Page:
Even if you’re a clean freak, it’s hard to escape a decade of discoveries that some of the microbes naturally residing in your body—your microbiome—help keep you healthy. Researchers aware of this reality have now shown that transplanting gut bacteria from wild mice into “clean” lab mice has made those rodents less likely to die from the flu or develop cancer. The findings could usher in lab mice equipped with different kinds of bacteria to reflect real-world conditions.
“We might be able to make a better set of laboratory mouse models … [that] would be more predictive of human disease,” says John Wherry, an immunologist at the Perelman School of Medicine at the University of Pennsylvania, who was not involved in the study.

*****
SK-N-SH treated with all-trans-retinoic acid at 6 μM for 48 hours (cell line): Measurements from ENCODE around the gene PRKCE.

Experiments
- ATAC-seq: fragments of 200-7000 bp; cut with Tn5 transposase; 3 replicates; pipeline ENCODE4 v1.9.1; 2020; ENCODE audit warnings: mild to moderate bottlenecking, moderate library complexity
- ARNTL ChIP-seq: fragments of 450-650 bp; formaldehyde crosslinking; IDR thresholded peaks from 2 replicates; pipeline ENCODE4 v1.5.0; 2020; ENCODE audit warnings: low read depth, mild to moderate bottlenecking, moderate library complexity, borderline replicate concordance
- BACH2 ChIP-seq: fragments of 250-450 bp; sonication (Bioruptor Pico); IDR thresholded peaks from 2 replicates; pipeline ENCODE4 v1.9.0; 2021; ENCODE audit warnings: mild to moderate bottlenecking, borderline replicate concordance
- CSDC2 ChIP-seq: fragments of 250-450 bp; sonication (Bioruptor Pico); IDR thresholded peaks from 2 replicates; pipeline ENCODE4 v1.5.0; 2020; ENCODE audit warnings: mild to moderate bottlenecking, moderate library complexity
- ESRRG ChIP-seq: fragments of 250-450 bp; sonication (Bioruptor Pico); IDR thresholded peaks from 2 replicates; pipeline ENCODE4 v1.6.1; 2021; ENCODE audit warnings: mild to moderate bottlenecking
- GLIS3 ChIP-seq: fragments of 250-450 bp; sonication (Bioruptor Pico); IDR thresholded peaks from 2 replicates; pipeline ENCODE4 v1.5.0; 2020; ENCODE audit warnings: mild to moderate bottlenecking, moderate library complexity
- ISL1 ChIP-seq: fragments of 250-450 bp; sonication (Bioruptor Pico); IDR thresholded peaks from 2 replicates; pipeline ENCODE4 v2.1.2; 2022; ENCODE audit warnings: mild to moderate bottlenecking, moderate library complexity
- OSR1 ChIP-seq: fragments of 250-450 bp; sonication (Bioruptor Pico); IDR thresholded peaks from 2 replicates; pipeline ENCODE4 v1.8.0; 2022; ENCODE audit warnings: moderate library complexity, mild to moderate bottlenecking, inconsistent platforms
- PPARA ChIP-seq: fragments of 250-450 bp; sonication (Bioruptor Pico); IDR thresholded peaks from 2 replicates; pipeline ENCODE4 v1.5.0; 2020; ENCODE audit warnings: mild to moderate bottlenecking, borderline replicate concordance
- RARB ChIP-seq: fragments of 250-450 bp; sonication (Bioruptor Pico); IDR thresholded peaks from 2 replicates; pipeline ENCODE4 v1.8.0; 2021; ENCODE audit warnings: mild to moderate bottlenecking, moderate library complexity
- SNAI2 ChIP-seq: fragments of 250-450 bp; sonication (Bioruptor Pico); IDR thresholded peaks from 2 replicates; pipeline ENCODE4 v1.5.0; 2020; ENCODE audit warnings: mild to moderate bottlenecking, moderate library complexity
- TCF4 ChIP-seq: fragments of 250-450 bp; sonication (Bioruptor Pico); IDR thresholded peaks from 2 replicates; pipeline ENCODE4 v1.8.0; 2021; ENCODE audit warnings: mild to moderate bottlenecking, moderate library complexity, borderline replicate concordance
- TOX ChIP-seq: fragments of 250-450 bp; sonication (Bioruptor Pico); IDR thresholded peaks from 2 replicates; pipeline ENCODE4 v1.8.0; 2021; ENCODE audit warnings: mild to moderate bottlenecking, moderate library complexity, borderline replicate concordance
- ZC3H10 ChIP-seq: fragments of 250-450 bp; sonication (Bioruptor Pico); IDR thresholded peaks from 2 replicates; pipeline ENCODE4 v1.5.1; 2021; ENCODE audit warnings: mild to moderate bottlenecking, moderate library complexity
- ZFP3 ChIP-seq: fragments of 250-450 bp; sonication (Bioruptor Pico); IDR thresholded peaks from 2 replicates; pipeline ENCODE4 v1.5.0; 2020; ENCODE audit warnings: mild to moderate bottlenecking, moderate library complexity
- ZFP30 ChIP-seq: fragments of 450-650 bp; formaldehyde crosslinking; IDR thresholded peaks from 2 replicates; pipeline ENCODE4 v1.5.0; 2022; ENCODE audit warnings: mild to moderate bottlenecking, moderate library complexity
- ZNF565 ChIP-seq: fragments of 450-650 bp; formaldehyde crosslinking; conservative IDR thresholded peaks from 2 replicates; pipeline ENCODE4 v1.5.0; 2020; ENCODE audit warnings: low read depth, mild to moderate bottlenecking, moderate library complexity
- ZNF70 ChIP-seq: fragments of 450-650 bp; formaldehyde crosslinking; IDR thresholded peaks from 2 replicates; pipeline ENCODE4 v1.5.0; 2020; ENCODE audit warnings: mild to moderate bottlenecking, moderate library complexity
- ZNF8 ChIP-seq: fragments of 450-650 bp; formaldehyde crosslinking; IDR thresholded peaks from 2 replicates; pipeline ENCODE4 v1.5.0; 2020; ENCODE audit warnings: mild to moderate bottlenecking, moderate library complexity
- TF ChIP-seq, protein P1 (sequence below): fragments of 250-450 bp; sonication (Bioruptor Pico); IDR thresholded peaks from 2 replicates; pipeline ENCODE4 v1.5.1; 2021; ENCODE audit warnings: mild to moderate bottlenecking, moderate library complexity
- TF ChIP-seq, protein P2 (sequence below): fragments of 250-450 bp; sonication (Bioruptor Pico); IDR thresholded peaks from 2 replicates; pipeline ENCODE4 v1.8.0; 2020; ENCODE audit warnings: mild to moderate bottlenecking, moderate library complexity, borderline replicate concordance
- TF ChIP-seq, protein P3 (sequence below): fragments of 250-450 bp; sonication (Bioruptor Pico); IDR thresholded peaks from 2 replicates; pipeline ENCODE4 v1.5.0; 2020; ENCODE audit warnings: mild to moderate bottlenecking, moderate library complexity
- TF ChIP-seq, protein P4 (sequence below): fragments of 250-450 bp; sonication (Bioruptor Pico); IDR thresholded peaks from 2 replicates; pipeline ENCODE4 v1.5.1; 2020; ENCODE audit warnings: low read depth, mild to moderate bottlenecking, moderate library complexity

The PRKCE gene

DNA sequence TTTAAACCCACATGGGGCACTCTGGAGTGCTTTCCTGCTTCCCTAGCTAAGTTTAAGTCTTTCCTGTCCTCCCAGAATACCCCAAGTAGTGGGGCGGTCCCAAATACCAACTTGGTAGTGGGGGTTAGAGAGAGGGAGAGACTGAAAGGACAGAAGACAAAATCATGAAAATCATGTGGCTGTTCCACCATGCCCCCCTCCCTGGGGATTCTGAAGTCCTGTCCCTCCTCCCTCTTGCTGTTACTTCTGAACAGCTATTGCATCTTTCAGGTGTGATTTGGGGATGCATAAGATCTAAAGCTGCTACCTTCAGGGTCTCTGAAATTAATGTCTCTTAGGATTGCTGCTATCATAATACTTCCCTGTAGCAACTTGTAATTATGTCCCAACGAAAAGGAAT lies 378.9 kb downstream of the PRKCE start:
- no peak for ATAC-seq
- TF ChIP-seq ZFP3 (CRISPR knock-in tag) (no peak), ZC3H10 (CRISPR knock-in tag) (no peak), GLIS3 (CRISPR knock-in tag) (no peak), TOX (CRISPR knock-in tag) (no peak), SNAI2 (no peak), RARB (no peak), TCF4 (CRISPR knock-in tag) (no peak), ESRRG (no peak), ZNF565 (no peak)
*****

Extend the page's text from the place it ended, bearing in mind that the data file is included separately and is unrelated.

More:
Today’s lab mice are raised in sterile conditions, often free of any infections. This makes it easier to get reproducible results. “It’s unquestionable that major medical advances have been discovered in hyper-hygienic mice,” says David Masopust, an immunologist at the University of Minnesota in Minneapolis who, with fellow immunologist Stephen Jameson, recently began exploring the possible advantages of “dirty” lab mice. Concerned that the immune systems of clean mice might not be good proxies for the human immune system—no human is brought up in such clean conditions and fed such clean food—they housed lab mice with mice from a pet store. The lab mice that survived exposure to the bacteria and viruses of the pet store rodents had stronger immune systems, suggesting to Masopust and Jameson that such dirty mice might be better for testing the safety of vaccines and new drugs.
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